Ransomware Attack Interferes With Ohio Hospital’s Emergency Services
Quick responses and strong security defenses resulted in little impact on the hospitals, who refused to pay the cyber attacker’s ransom.
East Ohio Regional Hospital (EORH) and Ohio Valley Medical Center (OVMC) fell victim to ransomware attacks over the weekend.
Officials say the attack began on Friday night and continued into Saturday afternoon, reports Security Today.
The hospitals were forced to send patients to nearby hospitals due to the attack interrupting their care. Systems were taken offline and staff switched paper charting to keep patient information secure.
“The OVMC-EORH employees and medical staff have been very adaptive and supportive, and we are able to continue with quality patient care,” said Ohio Valley Medical Center CEO, Daniel Dunmyer.
Because of the quick response from the hospital’s IT teams, the attack caused a minimal impact, reports Forbes.
“We have redundant security, so the attack was able to get through the first layer but not the second,” said Karin Janiszewski, director of marketing and public relations.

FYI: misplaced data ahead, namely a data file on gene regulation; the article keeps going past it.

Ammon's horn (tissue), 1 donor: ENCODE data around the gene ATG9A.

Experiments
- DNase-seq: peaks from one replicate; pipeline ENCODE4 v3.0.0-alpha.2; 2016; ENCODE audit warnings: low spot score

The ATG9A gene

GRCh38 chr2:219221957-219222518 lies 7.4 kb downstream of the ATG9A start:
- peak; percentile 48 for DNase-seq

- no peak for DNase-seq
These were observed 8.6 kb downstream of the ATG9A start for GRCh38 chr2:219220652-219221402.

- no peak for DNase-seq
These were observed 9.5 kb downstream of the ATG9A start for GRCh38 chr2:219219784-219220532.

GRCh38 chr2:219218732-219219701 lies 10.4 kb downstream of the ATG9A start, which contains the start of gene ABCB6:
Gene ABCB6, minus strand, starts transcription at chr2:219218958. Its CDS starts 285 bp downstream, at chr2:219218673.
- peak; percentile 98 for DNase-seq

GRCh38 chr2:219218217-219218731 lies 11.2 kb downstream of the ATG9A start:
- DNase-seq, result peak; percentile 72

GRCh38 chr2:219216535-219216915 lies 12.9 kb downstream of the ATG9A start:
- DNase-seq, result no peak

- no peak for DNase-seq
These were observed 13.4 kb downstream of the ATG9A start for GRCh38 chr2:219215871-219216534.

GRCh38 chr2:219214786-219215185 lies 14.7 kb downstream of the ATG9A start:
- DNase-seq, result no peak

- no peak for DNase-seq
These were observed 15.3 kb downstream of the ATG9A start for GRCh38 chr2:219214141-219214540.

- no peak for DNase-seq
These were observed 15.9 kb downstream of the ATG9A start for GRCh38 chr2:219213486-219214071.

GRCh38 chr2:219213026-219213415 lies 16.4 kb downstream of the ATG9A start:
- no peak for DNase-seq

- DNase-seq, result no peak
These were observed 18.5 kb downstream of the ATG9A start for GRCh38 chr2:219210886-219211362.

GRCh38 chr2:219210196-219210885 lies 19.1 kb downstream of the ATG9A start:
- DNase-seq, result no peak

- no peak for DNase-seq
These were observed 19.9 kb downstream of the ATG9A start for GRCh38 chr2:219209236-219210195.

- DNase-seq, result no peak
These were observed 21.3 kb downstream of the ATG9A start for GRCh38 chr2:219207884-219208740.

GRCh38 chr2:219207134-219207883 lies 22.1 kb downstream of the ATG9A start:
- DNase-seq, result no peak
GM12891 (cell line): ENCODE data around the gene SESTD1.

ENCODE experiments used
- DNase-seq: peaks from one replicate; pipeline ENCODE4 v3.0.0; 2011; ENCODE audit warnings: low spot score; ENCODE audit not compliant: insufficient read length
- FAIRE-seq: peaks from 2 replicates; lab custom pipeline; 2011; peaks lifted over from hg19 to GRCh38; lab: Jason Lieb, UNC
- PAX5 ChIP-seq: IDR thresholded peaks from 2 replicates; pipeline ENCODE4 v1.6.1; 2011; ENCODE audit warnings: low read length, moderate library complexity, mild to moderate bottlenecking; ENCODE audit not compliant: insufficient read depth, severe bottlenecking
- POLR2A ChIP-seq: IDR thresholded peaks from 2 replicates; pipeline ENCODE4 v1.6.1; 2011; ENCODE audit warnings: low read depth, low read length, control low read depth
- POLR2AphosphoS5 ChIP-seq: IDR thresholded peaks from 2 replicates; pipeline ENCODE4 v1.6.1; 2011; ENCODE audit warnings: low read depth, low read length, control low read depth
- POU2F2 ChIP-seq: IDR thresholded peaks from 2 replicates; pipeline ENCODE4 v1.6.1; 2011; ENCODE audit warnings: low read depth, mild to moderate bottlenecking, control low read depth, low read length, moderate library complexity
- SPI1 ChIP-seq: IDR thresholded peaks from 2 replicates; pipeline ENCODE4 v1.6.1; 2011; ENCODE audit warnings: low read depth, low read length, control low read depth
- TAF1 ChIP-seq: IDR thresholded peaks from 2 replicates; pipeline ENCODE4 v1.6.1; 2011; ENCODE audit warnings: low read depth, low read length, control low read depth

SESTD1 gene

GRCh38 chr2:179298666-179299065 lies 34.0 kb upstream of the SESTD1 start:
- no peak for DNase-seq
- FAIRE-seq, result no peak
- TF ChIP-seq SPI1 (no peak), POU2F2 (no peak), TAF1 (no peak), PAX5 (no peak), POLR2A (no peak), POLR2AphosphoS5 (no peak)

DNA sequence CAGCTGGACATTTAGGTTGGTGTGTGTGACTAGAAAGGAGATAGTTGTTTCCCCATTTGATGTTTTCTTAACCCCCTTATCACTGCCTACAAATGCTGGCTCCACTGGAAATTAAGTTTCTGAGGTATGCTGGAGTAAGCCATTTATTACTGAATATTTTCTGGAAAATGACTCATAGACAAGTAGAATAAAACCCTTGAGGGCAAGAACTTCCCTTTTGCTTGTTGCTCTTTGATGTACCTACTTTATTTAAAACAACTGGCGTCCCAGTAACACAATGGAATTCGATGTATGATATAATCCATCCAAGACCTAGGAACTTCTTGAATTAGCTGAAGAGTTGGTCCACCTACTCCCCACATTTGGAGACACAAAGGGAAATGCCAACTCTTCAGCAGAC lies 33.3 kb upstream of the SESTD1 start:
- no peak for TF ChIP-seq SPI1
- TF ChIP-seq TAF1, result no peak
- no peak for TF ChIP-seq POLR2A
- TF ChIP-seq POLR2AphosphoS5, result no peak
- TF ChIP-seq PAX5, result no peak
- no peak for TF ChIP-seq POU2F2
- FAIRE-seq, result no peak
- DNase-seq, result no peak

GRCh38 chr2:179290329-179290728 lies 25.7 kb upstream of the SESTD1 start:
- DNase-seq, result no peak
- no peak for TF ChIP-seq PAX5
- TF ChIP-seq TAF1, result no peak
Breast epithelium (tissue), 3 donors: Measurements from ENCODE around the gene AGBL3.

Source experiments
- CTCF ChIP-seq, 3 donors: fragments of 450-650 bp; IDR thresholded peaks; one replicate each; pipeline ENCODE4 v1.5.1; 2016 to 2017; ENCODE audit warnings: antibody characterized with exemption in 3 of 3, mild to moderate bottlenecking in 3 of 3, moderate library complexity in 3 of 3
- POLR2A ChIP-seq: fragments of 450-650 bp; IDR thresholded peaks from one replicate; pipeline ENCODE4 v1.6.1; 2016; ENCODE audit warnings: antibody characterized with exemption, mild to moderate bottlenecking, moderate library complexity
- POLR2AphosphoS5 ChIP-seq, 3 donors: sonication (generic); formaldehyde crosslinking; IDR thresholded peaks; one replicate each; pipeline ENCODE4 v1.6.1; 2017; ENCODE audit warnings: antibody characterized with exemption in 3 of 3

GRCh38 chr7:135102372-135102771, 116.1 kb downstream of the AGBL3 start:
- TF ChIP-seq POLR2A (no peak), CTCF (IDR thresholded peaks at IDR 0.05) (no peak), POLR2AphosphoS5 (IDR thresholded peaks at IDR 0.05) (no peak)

She confirmed there was no patient information breach and the hospital was still able to take walk-in patients during the attack.
Unfortunately, ransomware attacks on hospitals are becoming more common. With patient safety and security as a top priority, hospitals could be easier targets.
While EORH and OVMC refused to pay the attackers, some hospitals could feel that is the only option. For example, Hancock Regional Hospital paid around $55,000 in Bitcoin to recover stolen encrypted files.
As of Wednesday, EORH and OVMC were on a “yellow diversion,” meaning emergency services need to call the hospital’s emergency room to check if the hospital can admit them.
Officials hope the emergency rooms will be operating soon in all respects.
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